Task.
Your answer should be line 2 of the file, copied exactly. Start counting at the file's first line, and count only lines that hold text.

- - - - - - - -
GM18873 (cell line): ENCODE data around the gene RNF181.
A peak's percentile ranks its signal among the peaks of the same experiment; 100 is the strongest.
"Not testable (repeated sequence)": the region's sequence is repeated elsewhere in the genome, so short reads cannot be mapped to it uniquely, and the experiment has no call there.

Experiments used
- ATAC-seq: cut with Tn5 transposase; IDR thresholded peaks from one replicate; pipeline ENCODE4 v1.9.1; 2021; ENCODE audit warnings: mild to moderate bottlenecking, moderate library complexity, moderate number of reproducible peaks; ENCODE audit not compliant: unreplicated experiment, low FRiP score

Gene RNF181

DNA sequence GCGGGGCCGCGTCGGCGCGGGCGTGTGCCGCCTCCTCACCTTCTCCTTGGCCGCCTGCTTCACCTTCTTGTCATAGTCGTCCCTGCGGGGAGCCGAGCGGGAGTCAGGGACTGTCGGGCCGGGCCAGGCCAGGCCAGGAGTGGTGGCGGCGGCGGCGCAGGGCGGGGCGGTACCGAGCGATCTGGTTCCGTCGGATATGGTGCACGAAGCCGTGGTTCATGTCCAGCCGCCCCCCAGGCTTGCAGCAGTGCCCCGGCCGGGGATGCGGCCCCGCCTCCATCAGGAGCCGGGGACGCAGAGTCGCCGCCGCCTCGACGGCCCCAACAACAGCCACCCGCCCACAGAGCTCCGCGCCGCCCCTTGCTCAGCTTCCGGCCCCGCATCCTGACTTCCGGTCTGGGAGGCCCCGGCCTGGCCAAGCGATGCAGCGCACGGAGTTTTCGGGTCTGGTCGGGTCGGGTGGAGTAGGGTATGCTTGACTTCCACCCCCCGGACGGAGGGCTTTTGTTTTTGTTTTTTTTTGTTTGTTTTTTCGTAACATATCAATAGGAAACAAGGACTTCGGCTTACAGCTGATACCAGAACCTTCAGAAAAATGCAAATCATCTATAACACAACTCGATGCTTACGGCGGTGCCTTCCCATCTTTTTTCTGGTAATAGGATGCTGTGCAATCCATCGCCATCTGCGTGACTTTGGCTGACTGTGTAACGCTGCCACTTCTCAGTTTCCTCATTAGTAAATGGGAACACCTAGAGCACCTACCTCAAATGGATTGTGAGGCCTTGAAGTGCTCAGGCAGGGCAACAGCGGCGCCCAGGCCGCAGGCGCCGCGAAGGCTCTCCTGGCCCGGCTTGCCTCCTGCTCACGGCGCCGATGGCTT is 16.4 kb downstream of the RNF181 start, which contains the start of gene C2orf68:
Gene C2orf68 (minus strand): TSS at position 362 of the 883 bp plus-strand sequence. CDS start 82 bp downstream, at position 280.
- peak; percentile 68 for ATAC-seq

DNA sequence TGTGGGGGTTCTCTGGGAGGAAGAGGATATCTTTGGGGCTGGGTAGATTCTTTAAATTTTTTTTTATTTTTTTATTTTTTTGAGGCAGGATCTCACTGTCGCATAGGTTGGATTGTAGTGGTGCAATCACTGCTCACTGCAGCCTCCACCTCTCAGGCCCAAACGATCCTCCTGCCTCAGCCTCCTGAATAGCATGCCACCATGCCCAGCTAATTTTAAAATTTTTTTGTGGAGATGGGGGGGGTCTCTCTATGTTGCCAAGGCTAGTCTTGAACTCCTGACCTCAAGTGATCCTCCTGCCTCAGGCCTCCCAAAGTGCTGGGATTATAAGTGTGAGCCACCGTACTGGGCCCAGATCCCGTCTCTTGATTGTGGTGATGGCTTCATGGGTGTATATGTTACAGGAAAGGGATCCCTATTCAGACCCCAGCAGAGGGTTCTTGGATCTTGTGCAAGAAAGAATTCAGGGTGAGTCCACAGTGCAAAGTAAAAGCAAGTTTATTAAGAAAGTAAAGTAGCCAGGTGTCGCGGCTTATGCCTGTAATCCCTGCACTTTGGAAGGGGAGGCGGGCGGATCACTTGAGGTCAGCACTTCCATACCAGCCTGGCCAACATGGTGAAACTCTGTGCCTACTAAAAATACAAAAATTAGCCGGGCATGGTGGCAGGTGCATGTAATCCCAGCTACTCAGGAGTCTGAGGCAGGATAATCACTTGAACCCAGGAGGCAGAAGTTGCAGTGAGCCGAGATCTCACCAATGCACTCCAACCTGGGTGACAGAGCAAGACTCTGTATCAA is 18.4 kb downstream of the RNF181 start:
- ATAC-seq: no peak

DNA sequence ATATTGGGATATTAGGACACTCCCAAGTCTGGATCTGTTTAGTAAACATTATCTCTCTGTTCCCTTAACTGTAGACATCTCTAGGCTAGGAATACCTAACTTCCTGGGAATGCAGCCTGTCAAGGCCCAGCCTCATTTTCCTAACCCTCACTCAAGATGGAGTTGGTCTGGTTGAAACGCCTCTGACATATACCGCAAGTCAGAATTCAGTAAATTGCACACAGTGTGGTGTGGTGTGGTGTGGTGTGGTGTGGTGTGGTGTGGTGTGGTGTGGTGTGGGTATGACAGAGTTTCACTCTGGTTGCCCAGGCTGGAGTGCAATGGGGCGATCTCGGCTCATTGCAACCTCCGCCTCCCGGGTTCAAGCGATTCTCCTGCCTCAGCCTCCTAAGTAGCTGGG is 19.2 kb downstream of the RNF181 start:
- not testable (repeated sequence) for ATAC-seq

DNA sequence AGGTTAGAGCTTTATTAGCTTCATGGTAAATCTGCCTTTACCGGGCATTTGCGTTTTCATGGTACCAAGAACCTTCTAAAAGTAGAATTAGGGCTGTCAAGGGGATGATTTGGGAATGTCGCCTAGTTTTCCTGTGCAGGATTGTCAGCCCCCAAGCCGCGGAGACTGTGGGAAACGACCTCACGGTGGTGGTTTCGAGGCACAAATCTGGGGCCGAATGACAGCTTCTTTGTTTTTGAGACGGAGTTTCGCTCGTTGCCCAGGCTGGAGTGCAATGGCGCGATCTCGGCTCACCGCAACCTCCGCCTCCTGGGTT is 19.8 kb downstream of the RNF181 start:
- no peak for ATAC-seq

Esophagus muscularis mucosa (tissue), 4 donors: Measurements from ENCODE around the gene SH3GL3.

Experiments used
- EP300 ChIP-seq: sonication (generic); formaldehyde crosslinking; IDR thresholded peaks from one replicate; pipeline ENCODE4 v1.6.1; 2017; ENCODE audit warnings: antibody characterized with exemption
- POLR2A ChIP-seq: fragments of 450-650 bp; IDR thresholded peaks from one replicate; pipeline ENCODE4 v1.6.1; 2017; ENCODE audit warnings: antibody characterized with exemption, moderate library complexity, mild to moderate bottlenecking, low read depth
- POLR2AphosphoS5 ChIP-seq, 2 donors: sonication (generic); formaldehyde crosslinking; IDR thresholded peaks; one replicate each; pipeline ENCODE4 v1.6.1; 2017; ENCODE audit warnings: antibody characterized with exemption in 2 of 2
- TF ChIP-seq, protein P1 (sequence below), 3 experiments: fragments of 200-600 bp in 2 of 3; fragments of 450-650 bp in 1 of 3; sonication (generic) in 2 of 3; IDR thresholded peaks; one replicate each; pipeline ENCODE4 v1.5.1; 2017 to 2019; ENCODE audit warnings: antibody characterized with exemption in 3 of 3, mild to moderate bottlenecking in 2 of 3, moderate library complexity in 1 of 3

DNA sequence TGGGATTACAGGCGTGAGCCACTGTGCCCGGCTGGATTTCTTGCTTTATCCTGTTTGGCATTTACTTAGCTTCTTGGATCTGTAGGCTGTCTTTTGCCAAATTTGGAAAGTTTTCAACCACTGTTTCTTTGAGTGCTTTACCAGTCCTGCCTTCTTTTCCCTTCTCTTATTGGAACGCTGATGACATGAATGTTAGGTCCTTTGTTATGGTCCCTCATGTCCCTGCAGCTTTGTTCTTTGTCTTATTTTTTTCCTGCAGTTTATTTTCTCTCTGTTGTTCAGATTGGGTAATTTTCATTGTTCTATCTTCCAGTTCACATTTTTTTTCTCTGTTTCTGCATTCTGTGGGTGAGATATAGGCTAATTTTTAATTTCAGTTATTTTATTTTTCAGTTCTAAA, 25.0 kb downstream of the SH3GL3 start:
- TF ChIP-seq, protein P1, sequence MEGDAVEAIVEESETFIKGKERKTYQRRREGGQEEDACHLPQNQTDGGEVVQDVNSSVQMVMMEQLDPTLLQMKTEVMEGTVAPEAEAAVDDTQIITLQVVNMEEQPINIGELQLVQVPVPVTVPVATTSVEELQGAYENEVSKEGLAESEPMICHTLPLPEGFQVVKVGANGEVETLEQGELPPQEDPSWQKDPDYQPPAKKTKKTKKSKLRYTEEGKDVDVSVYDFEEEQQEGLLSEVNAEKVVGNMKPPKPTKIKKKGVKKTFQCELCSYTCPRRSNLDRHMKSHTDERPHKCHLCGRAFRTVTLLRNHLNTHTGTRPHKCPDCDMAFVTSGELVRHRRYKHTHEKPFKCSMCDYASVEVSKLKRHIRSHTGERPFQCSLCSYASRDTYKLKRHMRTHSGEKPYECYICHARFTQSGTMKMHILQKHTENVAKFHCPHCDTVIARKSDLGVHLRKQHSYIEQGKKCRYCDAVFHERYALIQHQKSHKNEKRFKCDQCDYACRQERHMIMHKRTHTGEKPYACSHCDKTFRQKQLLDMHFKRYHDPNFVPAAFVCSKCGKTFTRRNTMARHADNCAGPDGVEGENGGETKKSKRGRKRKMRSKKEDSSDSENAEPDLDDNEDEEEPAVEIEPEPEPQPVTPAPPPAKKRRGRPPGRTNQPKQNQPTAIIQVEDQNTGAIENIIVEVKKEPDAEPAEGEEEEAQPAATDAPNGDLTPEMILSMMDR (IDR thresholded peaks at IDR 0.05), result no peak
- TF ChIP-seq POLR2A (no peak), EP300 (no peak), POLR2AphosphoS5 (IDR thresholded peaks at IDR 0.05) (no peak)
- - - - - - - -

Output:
A peak's percentile ranks its signal among the peaks of the same experiment; 100 is the strongest.